My Secret Life as a Poacher
Christine Thomas reveals her secret life as a poacher, “stealing” moments of joy from the country around her.
Living in the country you sometimes do things you normally wouldn’t.
By Christine Thomas
I think I’m a closet poacher and I don’t mean the egg kind!
Living here in god’s country makes you do things that you normally wouldn’t do…..like pee outside (out of sight of course!). I mean really! I would NEVER have done that in any urban setting, unless I was homeless, jobless, and really didn’t care too much about what others thought!
I poach on my neighbour’s land — and they let me! Almost every day I enjoy the vistas. From their fields I watch turkey vultures, hawks, blue jays and indigo buntings fly by unannounced. I can’t do that very well on my property because it’s a little wet!
I poach on my neighbour’s pond….it is the most magnificent pond….fresh, clean and oh so refreshing on those muggy days. The gunk factor is minimal even for my squeamish feet! My poaching doesn’t even bother the frogs who serenade me while I flip and splash about.
This summer I discovered a great walking trail with the dogs. Problem is, I have no idea whose land I’m poaching on. My neighbour tells me it’s okay. He’ll “cover my six,” he says. Just mention his name. That will be my get-out-of- jail card! So, you see, it IS true, it’s not what you know it’s who you know!
Sometimes I can poach a weak wi-fi signal from my neighbour’s house. (The weather has to be just “so”, the wind almost negligible and I have to stand on one foot with the laptop at a 45-degree angle.) On those days, I feel very urban! I actually email, surf the web and talk on the phone all at the same time! And though it is only slightly better than dial-up, I never look a gift horse in the mouth.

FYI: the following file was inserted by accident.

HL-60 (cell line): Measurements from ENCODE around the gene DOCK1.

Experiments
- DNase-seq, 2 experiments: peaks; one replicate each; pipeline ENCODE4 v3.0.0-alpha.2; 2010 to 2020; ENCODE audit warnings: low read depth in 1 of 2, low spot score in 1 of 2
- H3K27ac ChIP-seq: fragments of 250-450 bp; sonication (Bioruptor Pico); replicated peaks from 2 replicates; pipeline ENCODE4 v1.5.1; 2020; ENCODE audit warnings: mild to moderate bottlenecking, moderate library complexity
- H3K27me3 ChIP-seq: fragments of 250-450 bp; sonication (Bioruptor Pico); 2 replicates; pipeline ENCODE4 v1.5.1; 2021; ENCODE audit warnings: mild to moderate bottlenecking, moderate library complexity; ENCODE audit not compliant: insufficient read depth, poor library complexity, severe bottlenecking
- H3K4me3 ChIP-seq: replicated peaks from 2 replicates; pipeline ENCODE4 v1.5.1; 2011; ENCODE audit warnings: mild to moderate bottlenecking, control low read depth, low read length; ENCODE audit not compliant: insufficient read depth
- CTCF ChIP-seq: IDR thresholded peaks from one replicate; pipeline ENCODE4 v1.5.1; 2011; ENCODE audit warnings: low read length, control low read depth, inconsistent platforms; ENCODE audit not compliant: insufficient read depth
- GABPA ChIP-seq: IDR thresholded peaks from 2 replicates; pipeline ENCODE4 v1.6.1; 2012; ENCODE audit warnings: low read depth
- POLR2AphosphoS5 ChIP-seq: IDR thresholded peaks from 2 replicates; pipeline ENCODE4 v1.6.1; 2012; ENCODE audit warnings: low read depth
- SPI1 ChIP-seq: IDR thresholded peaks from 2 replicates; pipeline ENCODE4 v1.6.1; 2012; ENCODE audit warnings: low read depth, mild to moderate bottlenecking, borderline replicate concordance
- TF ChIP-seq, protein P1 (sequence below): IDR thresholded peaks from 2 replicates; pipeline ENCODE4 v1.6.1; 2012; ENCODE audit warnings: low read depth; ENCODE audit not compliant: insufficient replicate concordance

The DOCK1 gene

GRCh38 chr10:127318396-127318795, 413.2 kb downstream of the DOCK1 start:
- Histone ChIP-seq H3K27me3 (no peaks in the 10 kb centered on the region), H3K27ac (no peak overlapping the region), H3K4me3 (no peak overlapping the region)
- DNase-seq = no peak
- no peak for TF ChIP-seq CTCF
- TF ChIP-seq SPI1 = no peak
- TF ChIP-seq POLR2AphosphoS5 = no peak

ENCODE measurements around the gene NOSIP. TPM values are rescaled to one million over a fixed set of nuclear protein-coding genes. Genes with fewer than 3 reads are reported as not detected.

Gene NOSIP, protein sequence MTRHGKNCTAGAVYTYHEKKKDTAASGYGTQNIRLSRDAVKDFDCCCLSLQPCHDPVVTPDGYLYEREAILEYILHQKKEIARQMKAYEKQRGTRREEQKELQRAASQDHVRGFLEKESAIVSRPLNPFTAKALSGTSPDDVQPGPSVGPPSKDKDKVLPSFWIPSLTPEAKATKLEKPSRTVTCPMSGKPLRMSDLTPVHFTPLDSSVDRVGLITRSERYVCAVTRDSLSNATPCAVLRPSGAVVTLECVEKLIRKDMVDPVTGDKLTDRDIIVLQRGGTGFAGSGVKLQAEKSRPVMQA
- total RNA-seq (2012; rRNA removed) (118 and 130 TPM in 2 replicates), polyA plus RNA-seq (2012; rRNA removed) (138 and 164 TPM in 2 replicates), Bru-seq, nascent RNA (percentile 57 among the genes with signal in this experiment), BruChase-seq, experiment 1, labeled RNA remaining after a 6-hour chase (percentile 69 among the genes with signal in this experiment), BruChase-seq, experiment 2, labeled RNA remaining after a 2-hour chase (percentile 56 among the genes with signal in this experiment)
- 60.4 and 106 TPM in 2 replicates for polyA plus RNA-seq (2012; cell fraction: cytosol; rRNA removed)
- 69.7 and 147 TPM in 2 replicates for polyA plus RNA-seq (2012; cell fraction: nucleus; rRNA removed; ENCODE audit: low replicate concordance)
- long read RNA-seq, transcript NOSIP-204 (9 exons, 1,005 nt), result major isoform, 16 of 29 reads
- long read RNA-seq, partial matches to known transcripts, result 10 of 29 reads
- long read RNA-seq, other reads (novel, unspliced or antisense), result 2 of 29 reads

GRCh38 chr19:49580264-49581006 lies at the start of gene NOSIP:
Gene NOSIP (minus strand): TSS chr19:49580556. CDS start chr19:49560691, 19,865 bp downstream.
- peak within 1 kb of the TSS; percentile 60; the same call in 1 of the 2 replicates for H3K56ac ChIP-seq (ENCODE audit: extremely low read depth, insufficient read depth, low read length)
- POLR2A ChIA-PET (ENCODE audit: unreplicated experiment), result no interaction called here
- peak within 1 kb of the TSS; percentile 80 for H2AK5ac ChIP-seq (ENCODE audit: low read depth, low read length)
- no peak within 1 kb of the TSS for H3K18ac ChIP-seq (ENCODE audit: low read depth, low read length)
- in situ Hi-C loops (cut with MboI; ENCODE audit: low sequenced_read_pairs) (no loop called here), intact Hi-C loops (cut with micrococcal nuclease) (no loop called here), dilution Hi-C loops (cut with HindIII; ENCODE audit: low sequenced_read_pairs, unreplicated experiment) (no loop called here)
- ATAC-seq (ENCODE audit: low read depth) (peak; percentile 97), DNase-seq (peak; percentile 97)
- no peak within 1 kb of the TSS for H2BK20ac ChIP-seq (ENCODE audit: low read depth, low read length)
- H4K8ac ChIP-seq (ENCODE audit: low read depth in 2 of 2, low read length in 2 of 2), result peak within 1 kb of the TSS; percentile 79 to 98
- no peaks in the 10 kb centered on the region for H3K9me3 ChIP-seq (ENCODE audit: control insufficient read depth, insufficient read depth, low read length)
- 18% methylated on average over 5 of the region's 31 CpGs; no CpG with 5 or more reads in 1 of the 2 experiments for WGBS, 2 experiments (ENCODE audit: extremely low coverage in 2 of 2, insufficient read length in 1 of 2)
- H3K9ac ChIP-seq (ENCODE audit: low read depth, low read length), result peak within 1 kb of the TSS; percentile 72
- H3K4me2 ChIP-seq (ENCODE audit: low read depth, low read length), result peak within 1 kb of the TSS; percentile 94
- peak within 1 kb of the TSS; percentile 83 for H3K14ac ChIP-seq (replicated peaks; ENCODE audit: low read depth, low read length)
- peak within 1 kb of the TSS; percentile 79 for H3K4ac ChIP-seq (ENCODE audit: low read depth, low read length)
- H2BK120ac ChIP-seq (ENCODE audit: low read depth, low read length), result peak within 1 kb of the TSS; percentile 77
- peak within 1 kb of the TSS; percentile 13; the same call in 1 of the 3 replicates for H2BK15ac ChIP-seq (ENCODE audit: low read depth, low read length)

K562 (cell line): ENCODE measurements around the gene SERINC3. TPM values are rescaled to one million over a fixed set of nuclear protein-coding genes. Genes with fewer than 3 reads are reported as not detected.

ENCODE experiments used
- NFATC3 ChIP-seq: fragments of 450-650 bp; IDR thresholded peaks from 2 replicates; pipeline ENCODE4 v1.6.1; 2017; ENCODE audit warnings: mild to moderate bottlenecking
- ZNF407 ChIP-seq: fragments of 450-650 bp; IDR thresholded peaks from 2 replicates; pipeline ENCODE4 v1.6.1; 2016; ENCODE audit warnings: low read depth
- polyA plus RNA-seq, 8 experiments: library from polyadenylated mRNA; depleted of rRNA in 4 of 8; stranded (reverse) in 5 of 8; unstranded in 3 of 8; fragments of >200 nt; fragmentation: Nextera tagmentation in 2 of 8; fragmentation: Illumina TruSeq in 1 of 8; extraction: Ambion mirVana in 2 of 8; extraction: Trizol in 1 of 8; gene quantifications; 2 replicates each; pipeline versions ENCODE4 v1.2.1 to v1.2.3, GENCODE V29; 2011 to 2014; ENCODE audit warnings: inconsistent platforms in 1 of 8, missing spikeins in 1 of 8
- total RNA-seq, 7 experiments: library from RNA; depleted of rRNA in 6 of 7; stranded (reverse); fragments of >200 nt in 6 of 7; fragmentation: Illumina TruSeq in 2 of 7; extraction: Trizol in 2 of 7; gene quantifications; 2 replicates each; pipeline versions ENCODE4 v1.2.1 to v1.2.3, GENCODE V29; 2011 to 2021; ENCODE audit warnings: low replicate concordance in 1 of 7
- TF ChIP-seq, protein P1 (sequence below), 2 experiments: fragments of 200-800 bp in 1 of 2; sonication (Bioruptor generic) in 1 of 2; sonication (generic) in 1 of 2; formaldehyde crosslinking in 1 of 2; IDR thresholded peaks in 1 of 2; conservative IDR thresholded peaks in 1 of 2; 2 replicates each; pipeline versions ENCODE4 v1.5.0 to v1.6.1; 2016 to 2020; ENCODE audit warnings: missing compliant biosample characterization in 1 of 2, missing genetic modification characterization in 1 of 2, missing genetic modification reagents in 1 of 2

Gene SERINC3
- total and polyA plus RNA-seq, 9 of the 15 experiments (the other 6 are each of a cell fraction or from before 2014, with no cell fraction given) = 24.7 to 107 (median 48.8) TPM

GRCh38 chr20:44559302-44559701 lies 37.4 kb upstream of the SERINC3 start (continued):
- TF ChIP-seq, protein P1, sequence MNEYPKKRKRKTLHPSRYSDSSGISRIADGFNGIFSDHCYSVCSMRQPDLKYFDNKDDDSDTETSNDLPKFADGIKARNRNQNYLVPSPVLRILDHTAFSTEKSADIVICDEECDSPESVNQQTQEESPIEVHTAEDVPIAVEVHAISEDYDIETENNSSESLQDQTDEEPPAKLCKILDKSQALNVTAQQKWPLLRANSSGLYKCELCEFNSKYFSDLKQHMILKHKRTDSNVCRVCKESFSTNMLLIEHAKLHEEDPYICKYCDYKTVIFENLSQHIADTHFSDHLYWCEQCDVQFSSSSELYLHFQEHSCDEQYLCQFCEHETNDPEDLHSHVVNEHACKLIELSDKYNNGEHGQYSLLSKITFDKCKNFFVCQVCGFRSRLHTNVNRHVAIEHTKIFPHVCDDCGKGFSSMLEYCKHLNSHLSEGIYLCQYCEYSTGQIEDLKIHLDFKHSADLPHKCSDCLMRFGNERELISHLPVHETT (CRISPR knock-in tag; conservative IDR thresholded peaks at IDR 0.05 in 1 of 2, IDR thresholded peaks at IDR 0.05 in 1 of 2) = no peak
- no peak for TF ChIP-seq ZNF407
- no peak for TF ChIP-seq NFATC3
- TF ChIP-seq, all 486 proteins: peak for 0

One of my dog-sitting clients let me poach her garden while she was away. All these lovely vegetables and herbs…..how yummy! It felt like highway robbery! So in true guilty fashion I brought home the poached vegetables and turned them into an incredible pasta sauce and two kinds of soup and took them back to the homeowner! I don’t think this is what she had in mind when she granted me permission to try out her squash!
My brother recently came up from Philadelphia with his three boys for a quick visit. In a matter of hours he came back from the store with milk, bread, eggs and a suspicious-looking bag of potatoes. Where the heck did you get the potatoes, I asked him?
Well, he says, they were just sitting in an open field. I just walked in and took them.
EEEKKK! I thought. I’ll be thrown out of the county, my rural passport evoked forthwith, and I’ll be banished to the concrete jungle forever!
My brother gave me that “what has happened to you?” look.
I’m a bit of a conservative ninny on certain things and STEALING is one of them! It’s not to say I haven’t seen the wild side of life, but this is different….this is my home and my community and my neighbours!
That afternoon, during a family BBQ I relayed the story to a local who said, “Heck yeah, take ‘em. It’s a foregone conclusion people will come along and pick the little ones. They don’t make the grading machine!”
Well, I thought, where have I been for the past 10 years? Why didn’t I get that memo from the ratepayers’ association?
He proceeded to tell me about pears from someone named “Fred” and how they are great and he can’t eat them all so I should help myself. Oh, he continued, the crab apples, take a basket!
So, I went out to gather a few potatoes from a busy road nearby, but I still felt guilty. It took me forever to get 10 or 12 mini-potatoes in the bag because I thought every passing car was a police car and I pretended I was picking up garbage out of the ditch. (I did find three beer cans, one pop can and a diaper!)
Well, after the twelfth potato, my heart couldn’t take it any longer. I rushed back to the car and drove home like I had just stolen the crown jewels!
Tonight, however, I will dress in my black ops uniform and sneak out to gather a few more….I have company coming over!
A chef, caterer, dog walker and novelist in training, Christine Thomas also claims mastery of forklifts, composting, car racing and Italian regional cuisine. Christine lives in Mono with her husband, dog and three cats.